Far be it from me to boast except in the cross of our Lord Jesus Christ, by which the world has been crucified to me, and I to the world. (Galatians 6:14)
The cross of Christ turns the whole world upside down, and it does so by overturning our own little worlds.
For those of us who now claim Christ, there was a time when all our desires were natural. We were dead in our sins. We were following the course of this world. The spirit of disobedience was at work in us. We lived in the passions of our flesh. We were by nature “children of wrath,” like the rest of mankind, deserving the just retribution of God (Ephesians 2:1–3).
Until God himself stepped in, in his rich mercy and great love, and turned us upside down. He caused us to be born again. We began to think differently, to desire differently, to live differently, to walk the long path of true change and new life.
And at the very heart of it all stood that odious, controversial, rugged cross. Once it seemed an embarrassment; now it became our boast. Once the cross appeared foolish to our human expectations and assumptions. Then God gave us eyes to see, took out our cold, stone heart, and put a warm, beating heart of flesh in its place. He changed the calculus of our souls. And at the center of it all was the cross.
Now, through faith, this strange, unnerving instrument of torture not only made sense, but we began to cherish the cross, to count Jesus’s spilled blood as precious, and see that Christ’s self-sacrifice applied to us — that we were no mere spectators but eternal beneficiaries of the cross.
The apostle Peter in particular celebrates the preciousness of who Christ is and what he accomplished for us at the cross. Because of Christ, our faith, which joins us to him, is “more precious than gold” (1 Peter 1:7), and we cling to “his precious and very great promises” (2 Peter 1:4), becoming more like Christ and seeking to escape the corruption around and in us. We have come to see Christ himself as a chosen and precious stone (1 Peter 2:4, 6) — and not only Christ but him crucified.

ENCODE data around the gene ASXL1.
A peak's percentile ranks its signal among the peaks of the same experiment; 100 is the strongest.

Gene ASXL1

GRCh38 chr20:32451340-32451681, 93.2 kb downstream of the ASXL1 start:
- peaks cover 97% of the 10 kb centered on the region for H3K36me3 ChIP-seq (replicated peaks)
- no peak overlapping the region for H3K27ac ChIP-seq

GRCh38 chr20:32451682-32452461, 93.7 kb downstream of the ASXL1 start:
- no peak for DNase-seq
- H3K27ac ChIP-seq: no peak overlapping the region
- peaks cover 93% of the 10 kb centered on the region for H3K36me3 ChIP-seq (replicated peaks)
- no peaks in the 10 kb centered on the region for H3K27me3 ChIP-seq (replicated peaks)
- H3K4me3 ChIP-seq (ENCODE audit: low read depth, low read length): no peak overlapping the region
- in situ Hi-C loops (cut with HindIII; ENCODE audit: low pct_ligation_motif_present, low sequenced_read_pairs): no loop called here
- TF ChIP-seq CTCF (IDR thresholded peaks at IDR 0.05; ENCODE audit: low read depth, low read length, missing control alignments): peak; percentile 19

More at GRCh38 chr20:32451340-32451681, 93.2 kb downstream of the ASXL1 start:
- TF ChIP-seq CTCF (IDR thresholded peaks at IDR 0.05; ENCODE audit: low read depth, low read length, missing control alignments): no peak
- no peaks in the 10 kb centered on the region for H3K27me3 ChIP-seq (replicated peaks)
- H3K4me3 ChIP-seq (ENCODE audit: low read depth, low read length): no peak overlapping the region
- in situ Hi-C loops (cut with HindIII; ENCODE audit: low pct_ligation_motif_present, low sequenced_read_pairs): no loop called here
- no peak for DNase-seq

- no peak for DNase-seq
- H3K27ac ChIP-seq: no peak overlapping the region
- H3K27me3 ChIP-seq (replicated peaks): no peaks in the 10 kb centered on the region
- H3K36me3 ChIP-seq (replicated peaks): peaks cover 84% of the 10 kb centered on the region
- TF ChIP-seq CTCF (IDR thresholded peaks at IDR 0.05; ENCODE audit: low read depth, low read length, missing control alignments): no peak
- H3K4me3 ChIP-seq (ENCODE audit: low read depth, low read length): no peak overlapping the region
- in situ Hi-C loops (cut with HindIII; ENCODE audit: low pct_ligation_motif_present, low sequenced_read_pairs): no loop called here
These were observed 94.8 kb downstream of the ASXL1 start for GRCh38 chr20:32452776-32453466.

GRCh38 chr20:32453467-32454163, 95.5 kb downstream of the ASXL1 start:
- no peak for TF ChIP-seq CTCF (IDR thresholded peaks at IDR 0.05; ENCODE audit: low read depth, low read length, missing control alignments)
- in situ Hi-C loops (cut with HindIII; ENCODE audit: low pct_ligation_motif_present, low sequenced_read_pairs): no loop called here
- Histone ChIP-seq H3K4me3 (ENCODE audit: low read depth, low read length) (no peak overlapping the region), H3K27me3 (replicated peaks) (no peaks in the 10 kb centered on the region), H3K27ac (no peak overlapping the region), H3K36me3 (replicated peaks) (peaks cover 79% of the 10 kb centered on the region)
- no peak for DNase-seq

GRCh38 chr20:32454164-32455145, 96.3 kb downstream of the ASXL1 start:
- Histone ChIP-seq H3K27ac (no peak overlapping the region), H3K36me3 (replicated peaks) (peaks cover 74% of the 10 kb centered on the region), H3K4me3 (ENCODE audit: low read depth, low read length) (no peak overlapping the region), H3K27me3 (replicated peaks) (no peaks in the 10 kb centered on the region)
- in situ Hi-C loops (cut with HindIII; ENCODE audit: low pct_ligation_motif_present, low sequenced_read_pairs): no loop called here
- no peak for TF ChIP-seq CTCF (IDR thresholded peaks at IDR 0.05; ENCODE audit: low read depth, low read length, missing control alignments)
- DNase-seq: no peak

We have come to see the single most unjust, horrific moment in the history of the world — the execution of God himself — as glorious. We have come to call the darkest and worst of days Good Friday. We have come to call the spilled blood of a righteous man, indeed of God himself, precious. We stand with Peter, who writes not only of Jesus’s blood but of “the precious blood of Christ” (1 Peter 1:19).
We have come to own that, apart from Christ crucified, we were stuck in the futile ways of our forefathers. The righteous wrath of God hung over our heads. Our escape could not be purchased “with perishable things such as silver or gold,” but only with precious, sinless blood (1 Peter 1:18–19).
And so we have come to cherish that hill called Golgotha. With our world turned upside down, we now prize what all four Gospels call “the Place of a Skull” (Matthew 27:33; Mark 15:22; Luke 23:33; John 19:17). We treasure that tree, pressed into unrighteous service to torture and execute the only righteous man, because God has opened our eyes to his peculiar ways — ways higher, deeper, stronger, better than ours.
From Jesus’s death came our very lives. The righteous died for the unrighteous. God himself stooped not only to be among us, as one of us, but to die for us, to restore us to himself.
In Christ, we no longer cringe that our hero suffered a criminal’s death. We glory in it. We are not ashamed of the gospel, not ashamed of this cross, because here, on display for all time, is the very wisdom, power, and glory of God.
The cross, of all places, is not the poverty of our faith, but its wealth. It is our embarrassment, but our boast. We say with the apostle Paul, “Far be it from me to boast except in the cross of our Lord Jesus Christ, by which the world has been crucified to me, and I to the world” (Galatians 6:14). The cross has turned our world upside down — and only then did we realize we were finally rightside up.